I am pleased to report that, for the eleventh consecutive year, the FDIC has received unqualified "clean" opinions from the U.S. General Accounting Office (GAO) on audits of its 2002 financial statements for the Bank Insurance Fund (BIF), Savings Association Insurance Fund (SAIF), and Federal Savings and Loan Insurance Corporation Resolution Fund (FRF). These clean opinions attest to the fact that our financial statements are fairly presented and demonstrate discipline and accountability in the execution of our responsibilities as stewards of these funds.
The Corporationís investment strategy reflects prudent management of the
$32.1 billion BIF and $11.7 billion SAIF. It is noteworthy that the interest earned
on investment securities last year accounted for 94.2 percent of revenues for
the BIF and 95.8 percent of revenues for the SAIF, with $2.26 billion in combined
interest earned. Another noteworthy result in 2002 was the large accumulation
of unrealized gains on Available for Sale (AFS) securities, particularly in the BIF.
For 2002, the BIF accumulated unrealized gains of $566 million, and the SAIF
accumulated unrealized gains of $192 million. In part, the large balances of
unrealized gains helped to maintain the reserve ratios of the funds above the
Designated Reserve Ratio (DRR), which benefited the industry by avoiding
insurance assessment premium payments. These two factors combined strong
earnings on the investment portfolio and unrealized gains helped to boost the
BIF by $1.6 billion, the largest calendar year increase since 1995.
Several initiatives focused on reengineering business processes to improve cost
measurement and containment. The FDIC budget was restructured to reflect an
ongoing operations component, a receivership operations component, and an
investment component to help better manage expenses. As a result of aggressive
efforts to streamline corporate operations during 2002, the 2003 budget
includes estimated spending of $1.1 billion, which is seven percent lower than
2002 spending. The FDIC also established new and more rigorous procedures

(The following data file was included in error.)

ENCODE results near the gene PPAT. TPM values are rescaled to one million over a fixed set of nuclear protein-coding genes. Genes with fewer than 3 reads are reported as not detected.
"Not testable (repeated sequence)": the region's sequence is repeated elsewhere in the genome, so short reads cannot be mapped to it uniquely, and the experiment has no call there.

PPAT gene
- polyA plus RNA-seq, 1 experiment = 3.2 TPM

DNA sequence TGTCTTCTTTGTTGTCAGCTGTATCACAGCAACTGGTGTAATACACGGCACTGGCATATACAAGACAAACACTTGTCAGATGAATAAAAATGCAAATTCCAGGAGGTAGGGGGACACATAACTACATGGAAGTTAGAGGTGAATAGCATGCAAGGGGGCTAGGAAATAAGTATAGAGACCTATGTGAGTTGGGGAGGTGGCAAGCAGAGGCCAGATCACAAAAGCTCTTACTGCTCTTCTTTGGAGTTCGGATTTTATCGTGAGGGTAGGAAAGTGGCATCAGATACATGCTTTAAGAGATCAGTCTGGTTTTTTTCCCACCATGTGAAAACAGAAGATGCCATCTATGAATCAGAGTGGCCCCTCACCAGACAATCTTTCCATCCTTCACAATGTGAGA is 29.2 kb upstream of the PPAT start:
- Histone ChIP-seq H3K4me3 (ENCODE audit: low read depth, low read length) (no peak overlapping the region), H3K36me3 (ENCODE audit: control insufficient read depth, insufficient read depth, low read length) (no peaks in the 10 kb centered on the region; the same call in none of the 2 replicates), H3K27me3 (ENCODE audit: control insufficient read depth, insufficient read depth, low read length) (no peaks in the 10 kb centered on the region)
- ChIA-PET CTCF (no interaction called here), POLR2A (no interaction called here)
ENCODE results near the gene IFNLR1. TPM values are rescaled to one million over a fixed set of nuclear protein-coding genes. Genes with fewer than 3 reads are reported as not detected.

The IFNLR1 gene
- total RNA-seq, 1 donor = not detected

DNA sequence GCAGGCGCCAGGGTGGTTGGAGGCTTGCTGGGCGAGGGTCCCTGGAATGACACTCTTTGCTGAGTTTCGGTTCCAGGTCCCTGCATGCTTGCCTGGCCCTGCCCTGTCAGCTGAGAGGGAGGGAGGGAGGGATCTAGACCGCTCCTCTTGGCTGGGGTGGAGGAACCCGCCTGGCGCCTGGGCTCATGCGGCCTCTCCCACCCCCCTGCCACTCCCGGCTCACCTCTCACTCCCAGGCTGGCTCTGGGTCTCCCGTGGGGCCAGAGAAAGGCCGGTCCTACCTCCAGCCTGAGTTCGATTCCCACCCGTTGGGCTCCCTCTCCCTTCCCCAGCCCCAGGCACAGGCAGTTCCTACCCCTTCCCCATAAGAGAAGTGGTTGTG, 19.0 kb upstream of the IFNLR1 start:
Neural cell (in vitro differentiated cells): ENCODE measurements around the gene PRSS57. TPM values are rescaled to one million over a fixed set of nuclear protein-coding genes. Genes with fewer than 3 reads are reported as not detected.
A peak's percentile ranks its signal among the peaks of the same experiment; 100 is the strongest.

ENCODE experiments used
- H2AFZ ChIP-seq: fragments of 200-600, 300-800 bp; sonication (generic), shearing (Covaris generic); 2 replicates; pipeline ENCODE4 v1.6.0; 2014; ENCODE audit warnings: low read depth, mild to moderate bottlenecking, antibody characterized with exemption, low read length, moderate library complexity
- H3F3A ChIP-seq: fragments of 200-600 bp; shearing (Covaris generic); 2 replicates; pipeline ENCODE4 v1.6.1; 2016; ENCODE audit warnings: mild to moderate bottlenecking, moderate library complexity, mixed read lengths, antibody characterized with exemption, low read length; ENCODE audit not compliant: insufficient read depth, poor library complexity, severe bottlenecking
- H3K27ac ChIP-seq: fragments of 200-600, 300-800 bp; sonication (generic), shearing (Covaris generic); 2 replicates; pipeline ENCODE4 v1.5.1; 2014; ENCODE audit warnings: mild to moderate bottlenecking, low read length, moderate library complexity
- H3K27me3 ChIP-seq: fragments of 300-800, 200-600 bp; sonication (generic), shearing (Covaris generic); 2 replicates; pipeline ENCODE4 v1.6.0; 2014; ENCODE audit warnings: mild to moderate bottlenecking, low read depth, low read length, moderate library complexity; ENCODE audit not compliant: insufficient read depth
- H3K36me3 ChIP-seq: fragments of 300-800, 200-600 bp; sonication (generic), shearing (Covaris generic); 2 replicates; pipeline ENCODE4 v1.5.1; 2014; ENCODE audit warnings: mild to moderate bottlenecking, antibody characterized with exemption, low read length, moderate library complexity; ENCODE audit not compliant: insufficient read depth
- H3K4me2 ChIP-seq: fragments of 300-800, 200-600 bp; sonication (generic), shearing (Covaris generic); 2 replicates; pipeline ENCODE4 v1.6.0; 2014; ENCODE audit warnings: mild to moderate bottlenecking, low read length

for reviewing proposed capital investments. The centerpiece of this new
process is the Capital Investment Review Committee (CIRC), which will be
responsible for reviewing all major proposed information technology and other
investment initiatives before they are funded. The CIRC will carefully assess the
projected return on investment of each proposed project, and ensure that there is
a sound business case for each project.
The Corporation initiated work on two major investment projects during 2002:
- In March, the Board of Directors unanimously approved the expansion of our
Seidman Center office complex in Northern Virginia. The expanded facility will
house an additional 1,100 employees who are now working in leased space
in downtown Washington, DC. We expect to break ground for the expanded
facility in 2003, with completion scheduled for 2006. This expansion will
reduce future facility costs by an estimated $78 million (net present value)
over the next 20 years.
- During the fourth quarter, we began development of an integrated financial
system, scheduled to be implemented in July 2004. This "New Financial
Environment" will improve business processes by adopting the best business
practices built into software packages, simplify and consolidate financial
systems and data, and enhance the Corporation's ability to address its future
financial management and information needs. It will also substantially reduce
the costs of financial management and reporting.
The FDIC continues to focus on information technology challenges. During 2002,
we conducted a self assessment, with an emphasis on information security, to
evaluate our progress in addressing prior audit findings. The FDIC information
security program will continue to be strengthened in 2003 to ensure that key
management tools are in place to support the Corporationís mission and strategic
The FDIC has evaluated its risk management and internal control systems in
accordance with the reporting requirements of the Federal Managersí Financial
Integrity Act of 1982 (FMFIA) and GAO internal control standards. Based on
these assessments, I can provide you with reasonable assurance that the
Corporationís risk management and internal control systems, taken as a
whole, are in conformance with the standards prescribed by GAO and that
the objectives of FMFIA have been achieved.
Finally, this yearís Annual Report has been redesigned to help streamline our
reporting process by combining the Chief Financial Officers Act Report, the
Program Performance Report, and the traditional Annual Report. The performance
results contained in this combined report summarize our success in achieving
the goals we established for 2002. Our priority is to provide timely, reliable and
useful data to our stakeholders. To that end, the FDIC will continue to employ
sound financial management techniques and emphasize the importance of
a strong risk management and internal control program to meet its statutory,
regulatory and fiduciary responsibilities.
Steven O. App